It’s that time again – and after a frightful year all round, here’s a bit of cheer with the MADEUP Top Five of 2016 list. Hooray! Personal circumstance meant it’s still been hard for to see anywhere near as much theatre as would be ideal, but there have been some real bonuses too, and fingers crossed this site still pretty much knows what’s what (a bit).
Two fantastic things to happen this year included making it on to Radio 4’s Front Row programme to review the Everyman’s The Massive Tragedy of Madame Bovary! (which was so deliciously complex I nearly made this a top six); the other was becoming part of the fantastic My Theatre Mates, the online network set up by leading theatre critics Terri Paddock and Mark Shenton. This means everything that is published on MADEUP is promoted through their channels also – it’s great to know that regional theatre is being acknowledged and supported in such a way, and I’m personally really proud to be able to keep being a champion of that.
I also joined the reading panel of the Liverpool Hope Playwriting Prize – really looking forward to seeing which scripts make it on to the shortlist in 2017. So without further ado! Here were my very favourite things of the last twelve months:
5. I Am Thomas, Liverpool Playhouse (February)
The Playhouse, in conjunction with the National Theatre of Scotland and touring company Told By an Idiot, presented this ‘brutal comedy with songs’, with lyrics by poet Simon Armitage, early on in the year. Thought-provoking, bonkers, funny and brave, the incredible voice of supporting actor John Pfumojena alone might have made it one of the best of the year. (Full review here)
4. As You Like It, Prescot Parish Church and grounds (August)
Community theatre group MATE Productions did wonderful things with this Shakespearean comedy in the summer, taking audiences inside a church and around its woodland grounds for a delightful, imaginative, feel-good production. Homemade cake, a wrestling match in a nave, and some truly lovely music alongside many other impressive, accessible touches made this one of the most enjoyable plays of the year. Read the full review.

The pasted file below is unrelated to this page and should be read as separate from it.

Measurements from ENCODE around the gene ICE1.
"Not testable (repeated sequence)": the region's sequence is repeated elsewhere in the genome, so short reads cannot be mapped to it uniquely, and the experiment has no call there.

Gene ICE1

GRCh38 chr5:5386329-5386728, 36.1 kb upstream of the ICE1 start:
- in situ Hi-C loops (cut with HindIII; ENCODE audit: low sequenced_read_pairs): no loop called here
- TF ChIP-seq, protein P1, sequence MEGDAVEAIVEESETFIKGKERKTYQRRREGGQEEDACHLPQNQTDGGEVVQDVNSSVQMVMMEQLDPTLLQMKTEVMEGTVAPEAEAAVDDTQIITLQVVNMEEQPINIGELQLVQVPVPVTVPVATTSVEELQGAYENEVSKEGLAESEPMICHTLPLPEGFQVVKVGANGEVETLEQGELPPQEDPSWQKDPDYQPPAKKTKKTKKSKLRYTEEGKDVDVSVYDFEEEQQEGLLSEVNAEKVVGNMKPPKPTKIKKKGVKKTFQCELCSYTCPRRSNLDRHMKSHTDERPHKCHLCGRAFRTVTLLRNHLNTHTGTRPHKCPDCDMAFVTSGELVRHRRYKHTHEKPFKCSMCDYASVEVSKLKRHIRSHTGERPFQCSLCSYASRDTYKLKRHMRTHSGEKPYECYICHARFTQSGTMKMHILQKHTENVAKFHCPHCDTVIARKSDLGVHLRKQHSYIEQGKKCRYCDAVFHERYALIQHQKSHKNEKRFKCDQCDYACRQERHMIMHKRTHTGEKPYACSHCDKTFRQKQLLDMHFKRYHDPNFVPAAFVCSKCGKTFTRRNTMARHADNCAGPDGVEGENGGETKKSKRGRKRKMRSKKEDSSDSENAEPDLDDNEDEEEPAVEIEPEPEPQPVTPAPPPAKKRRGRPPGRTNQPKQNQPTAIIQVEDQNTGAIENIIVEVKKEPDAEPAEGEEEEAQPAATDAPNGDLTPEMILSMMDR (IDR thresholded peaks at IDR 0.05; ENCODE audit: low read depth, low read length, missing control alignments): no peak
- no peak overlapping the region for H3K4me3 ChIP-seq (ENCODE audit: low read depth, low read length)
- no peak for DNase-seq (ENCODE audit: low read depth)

3 You Kissed Me, 41 Ritson Street, Toxteth (May)
“A challenging, beautiful one-woman show that may have only played to a handful of people over several performances, yet will undoubtedly have provided an experience not a one of us will forget,” so read the review back in spring. I stand by this absolutely –this Physical Fest piece by performer Fionnuala Dorrity was so incredibly haunting, intriguing, unusual and touching, it was clear right away it would make this list. Full review here.
2 The Merchant of Venice, Liverpool Playhouse (July)
It doesn’t get much finer than Jonathan Pryce as Shylock, on the Liverpool stage. A touring collaboration with Shakespeare’s Globe, from Liverpool it went to New York, Venice and China. Press night in the city was put on hold, hence the lack of regional reviews, although the Echo (presumably) rightly went on their own time and expense to give a take on it here. A sumptuous and absorbing treatment of a personal favourite.
1 Nina – A Story About Me and Nina Simone, Unity Theatre (October)
Josette Bushell-Mingo’s one-woman play had everything – there are so, so many reasons why it deserves a top spot. As MADEUP put it at the time: “The show entertains, illuminates, moves, educates and unifies. Nina – A Story About Me and Nina Simone is important. It is theatre that really, truly matters. Indeed, it could arguably be the most valuable and most definitive work the Unity has ever staged – giving a platform and a voice to a hugely political, fiercely independent, intensely visceral, inspirational and challenging piece of theatre, recalling history yet existing very much in the here and now; devised and performed by a sensational and intuitive performer and communicator, whose career began to flourish here decades ago.” (Read the full review here)
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